118: Richie Norton – The Power of Starting Something Stupid

Designing Your Life Before You Design Your Business

Speaker 1: Welcome to the authors who lead podcast. This podcast is dedicated to you. People who want to be inspired by authors leaders and the messages they share. This is such an important podcast to us because we help uncover what goes on behind the scenes. When authors are writing their book, we talk about the process. We talk about where they get big ideas and you can listen in on those conversations. We can't wait for you to join us. So let's get started. Hey everyone. Welcome back to another episode of authors who lead today's guest is Richard Norton. He's award winning best selling author of several books. The power of starting something stupid. One of my favorite books I've read multiple times resumes are dead and what to do about it. And he is been known as one of the top 100 business coaches by dr. Marshall Goldsmith. Also somebody who's worked with and writing a new book called leadership in time of crisis, the ways forward, and they change world.

Speaker 1: We'll talk a little about that. He's a TEDx speaker speaks internationally. He's the founder of the billable consulting circle. He creates amazing businesses with people using these principles in his book, and he has done multiple businesses and in every industry everywhere I go, I turn, I see Richie Norton because he helps so many people, millions of people can have traded some great success because of the fact that he helps business leaders think differently. He's featured in Forbes business week, entrepreneur Huffington, post, inc, et cetera. It just goes on really excited to have my dear friend Richie Norton on the show. Welcome Michelle. Yes, my mom is in the background clapping right now and crying at the same time.

Speaker 1: I could read the whole thing, but it'd be the whole podcast. And I know you're so good. And you forgot to talk about how we were hanging out in London. And we went into some cool place and we ate cool food. We've done so many cool things together. We actually, we walked into that room, the Indian restaurant, which was delicious. And we were in there the same time that Hillary Clinton was in there. So we had a moment what is happening right now? Going on London will never be the same. It's definitely my memory is with YouTube in front of them.

Speaker 1: It's true, Natalie. And I had so much fun with you guys. And it was just like, I don't know. So cool. We had like the most amazing international experiences there. Right? It was cool. It was like, we knew each other for forever. We're like, Hey, let's go this way, go here. I really appreciate that. You know, the first time that I, I started to listen to your book, the power of starting something stupid. I was one intrigued by the title, but really by the very simple notion that so many people defer their life for a someday sort of thing. And that was one of the strongest premises from the book that so many people don't take action because of all these reasons, when you were talking about this story, you really get very personal in the very beginning of your book. And we're going to talk more about that, but talk about why this is an important part of your book. I mean, I'm sure you and Natalie, as you're deciding what goes in this book, what stays, how did you decide to show up in part of your persona and personal story? Did you decide it should be here in the book about really about business and for North?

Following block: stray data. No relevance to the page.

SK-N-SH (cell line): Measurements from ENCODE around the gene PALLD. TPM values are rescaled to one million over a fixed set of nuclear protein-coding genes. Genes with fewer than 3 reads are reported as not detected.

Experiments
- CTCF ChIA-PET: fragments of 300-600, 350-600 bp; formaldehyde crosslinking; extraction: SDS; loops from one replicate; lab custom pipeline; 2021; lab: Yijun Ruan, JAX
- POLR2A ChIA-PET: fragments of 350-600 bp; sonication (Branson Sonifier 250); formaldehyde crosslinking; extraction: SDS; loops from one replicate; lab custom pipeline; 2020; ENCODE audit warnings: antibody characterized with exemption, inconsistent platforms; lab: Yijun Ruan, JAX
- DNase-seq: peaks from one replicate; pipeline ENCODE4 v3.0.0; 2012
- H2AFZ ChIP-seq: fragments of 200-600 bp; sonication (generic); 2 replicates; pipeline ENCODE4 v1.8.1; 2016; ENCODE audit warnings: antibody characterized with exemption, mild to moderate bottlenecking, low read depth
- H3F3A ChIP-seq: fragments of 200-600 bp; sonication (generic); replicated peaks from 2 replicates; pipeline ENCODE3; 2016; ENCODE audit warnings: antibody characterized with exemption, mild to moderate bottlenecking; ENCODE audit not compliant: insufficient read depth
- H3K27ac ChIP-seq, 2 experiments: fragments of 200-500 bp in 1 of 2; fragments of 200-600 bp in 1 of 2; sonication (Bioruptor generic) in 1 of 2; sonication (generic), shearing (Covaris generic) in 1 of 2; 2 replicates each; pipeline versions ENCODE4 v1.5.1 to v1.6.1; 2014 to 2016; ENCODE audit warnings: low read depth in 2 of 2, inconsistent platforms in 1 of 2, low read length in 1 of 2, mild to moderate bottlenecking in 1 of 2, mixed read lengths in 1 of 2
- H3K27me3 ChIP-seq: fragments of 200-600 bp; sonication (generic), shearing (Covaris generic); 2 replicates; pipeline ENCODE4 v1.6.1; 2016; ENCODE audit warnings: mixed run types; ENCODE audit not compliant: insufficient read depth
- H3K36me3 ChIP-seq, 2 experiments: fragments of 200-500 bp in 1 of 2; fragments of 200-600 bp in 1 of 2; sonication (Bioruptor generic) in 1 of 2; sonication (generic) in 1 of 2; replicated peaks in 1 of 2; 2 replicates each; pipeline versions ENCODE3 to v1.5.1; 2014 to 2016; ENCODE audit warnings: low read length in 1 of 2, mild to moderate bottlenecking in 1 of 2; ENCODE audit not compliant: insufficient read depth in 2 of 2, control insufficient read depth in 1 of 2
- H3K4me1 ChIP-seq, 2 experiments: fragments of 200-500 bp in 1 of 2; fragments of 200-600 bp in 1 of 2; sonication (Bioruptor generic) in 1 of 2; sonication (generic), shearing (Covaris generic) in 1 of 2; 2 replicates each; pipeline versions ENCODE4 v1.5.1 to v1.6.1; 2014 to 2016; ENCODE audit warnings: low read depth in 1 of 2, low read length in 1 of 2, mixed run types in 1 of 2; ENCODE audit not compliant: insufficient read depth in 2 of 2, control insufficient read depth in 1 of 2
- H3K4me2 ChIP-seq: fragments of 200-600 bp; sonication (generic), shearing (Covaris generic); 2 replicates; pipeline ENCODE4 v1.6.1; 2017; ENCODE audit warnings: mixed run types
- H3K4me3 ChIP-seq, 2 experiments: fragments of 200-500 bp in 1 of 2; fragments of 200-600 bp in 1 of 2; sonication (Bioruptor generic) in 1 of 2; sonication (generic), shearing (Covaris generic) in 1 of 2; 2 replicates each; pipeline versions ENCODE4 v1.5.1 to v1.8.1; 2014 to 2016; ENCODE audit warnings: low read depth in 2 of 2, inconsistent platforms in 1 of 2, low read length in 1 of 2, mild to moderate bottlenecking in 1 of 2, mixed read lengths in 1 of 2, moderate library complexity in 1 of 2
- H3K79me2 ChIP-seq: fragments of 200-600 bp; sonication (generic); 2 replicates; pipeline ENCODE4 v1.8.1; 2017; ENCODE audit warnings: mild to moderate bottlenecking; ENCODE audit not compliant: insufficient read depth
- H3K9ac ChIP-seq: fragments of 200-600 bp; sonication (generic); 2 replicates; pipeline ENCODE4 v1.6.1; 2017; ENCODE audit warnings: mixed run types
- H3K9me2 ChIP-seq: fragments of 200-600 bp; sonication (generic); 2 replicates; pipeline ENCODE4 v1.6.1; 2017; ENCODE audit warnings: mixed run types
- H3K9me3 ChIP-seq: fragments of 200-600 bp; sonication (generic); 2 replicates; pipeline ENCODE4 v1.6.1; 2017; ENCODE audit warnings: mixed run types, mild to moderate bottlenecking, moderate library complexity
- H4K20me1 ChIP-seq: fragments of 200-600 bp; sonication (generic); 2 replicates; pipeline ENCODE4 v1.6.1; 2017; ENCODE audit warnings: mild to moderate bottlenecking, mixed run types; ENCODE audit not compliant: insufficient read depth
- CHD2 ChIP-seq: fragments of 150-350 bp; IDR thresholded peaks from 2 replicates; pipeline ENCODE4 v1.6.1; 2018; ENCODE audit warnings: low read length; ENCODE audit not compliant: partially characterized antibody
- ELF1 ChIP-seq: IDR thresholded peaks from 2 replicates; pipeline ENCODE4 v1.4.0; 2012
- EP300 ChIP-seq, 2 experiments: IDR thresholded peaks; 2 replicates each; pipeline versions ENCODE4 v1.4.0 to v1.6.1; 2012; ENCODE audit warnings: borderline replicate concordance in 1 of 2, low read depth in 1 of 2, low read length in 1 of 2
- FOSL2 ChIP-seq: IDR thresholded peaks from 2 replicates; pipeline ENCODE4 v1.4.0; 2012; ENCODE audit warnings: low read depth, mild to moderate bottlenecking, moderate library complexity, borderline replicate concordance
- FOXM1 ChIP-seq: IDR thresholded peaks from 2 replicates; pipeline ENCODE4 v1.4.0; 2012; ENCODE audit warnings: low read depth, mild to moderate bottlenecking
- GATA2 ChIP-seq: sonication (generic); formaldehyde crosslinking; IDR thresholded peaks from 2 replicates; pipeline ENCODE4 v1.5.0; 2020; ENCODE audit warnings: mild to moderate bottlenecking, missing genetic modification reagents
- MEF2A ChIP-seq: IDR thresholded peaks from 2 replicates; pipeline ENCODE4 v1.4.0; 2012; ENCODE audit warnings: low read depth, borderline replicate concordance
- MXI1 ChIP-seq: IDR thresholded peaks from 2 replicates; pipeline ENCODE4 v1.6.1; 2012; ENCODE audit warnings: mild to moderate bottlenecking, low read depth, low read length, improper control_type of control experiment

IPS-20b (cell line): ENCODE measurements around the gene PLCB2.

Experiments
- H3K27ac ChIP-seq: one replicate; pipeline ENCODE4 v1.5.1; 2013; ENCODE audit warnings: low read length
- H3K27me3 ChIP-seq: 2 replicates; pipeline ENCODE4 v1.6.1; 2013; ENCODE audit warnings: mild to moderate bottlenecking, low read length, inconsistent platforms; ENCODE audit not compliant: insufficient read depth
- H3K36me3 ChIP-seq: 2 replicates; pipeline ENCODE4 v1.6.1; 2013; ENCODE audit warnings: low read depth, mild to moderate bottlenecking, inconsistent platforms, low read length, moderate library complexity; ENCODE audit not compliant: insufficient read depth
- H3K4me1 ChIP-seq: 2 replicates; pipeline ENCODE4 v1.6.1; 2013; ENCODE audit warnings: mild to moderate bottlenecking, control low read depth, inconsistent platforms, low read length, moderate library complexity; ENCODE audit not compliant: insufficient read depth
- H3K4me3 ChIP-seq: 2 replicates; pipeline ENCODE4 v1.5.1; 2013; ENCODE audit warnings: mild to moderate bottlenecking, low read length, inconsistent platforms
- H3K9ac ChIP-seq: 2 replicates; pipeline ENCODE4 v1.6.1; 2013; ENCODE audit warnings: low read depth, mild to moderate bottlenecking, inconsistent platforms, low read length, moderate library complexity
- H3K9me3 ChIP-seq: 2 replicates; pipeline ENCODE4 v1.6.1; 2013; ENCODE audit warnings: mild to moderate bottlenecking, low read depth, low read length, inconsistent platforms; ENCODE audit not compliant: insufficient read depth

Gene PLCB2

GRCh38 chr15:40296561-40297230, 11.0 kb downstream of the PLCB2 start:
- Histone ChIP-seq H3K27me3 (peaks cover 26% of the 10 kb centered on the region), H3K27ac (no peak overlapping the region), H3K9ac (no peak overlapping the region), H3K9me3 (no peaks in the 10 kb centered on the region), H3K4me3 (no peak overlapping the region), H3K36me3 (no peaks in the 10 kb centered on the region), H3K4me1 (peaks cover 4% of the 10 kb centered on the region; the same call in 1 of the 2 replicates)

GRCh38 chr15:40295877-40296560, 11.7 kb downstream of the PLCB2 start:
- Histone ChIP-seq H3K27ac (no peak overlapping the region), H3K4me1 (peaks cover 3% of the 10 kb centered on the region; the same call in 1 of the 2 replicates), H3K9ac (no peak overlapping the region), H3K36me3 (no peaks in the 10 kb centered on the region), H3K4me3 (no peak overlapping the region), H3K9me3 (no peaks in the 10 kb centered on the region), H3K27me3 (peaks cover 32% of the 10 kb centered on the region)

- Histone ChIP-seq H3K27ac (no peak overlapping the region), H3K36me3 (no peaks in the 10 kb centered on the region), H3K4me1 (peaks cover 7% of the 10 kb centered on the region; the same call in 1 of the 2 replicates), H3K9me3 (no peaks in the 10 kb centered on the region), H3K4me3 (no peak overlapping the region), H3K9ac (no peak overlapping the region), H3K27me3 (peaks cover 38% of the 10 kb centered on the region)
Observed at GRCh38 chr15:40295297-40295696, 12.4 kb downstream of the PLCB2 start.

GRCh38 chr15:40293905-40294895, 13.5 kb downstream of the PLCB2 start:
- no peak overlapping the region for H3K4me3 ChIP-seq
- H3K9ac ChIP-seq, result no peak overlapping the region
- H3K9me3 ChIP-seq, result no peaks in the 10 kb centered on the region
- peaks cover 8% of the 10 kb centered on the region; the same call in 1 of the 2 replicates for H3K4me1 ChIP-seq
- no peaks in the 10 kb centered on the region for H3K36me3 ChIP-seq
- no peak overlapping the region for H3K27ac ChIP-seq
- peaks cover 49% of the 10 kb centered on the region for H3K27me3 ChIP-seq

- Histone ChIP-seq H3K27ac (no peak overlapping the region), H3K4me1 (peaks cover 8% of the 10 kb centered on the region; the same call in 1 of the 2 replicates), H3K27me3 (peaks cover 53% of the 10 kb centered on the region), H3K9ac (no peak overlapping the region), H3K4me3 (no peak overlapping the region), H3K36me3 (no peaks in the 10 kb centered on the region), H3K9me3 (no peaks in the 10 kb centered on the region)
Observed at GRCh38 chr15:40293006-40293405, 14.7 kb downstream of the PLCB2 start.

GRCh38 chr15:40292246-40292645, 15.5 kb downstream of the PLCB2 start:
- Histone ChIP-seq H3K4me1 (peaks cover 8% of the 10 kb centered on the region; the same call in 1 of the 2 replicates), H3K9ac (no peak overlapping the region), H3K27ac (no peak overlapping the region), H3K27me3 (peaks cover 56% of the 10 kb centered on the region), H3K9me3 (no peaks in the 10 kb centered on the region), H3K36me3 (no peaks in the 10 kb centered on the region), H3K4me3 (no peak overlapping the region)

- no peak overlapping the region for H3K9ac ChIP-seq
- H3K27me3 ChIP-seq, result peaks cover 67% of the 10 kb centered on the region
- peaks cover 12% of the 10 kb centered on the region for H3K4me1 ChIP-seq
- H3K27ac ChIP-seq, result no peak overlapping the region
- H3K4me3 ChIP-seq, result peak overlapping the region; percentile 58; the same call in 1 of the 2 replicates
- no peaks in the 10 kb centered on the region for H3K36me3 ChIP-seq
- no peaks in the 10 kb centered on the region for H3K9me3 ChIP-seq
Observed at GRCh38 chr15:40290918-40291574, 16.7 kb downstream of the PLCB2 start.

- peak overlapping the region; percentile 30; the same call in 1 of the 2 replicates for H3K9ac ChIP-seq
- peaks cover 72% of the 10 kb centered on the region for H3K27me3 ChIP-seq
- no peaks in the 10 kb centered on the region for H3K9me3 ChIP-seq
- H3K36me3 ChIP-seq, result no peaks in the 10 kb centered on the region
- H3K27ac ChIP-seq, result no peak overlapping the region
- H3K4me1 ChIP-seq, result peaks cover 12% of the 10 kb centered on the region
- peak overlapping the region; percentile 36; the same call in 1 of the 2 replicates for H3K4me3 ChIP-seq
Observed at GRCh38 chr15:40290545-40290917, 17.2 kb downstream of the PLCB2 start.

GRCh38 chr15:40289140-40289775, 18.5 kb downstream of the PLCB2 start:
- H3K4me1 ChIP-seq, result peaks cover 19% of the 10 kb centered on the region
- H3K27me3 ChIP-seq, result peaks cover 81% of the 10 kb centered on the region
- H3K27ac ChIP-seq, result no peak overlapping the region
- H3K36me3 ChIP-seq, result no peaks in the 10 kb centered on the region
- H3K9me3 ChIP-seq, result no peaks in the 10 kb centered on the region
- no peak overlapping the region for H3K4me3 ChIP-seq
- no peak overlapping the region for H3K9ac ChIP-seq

Speaker 2: That's a really good question. You know what, and I don't know. I don't even know if I ever talked about this before, but like lice. So my wife, Natalie and I, as you've mentioned there, we wrote this book together and we actually met, we were like teenager week kind of thing. Like we were older than teenagers. We're like counselors, right. That's how we met. And so we were always into like leadership and also helping youth and those kinds of things. So honestly, I'm talking like years before the book even came out in my head, it was any more like a leadership book to help like teenagers. I'm not even joking. And that was kind of my, my thought, you know, you know, how books change over time. Totally. And so anyways, that was my audience. And so I was thinking like, how can I help them do the things they needed to do and become the person you need to become that kind of stuff.